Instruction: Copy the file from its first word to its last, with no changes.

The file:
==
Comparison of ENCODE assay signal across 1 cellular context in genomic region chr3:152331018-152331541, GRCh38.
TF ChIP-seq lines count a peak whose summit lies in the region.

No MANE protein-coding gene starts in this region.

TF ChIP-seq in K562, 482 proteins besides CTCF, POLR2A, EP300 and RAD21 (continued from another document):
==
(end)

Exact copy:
Comparison of ENCODE assay signal across 1 cellular context in genomic region chr3:152331018-152331541, GRCh38.
TF ChIP-seq lines count a peak whose summit lies in the region.

No MANE protein-coding gene starts in this region.

TF ChIP-seq in K562, 482 proteins besides CTCF, POLR2A, EP300 and RAD21 (continued from another document):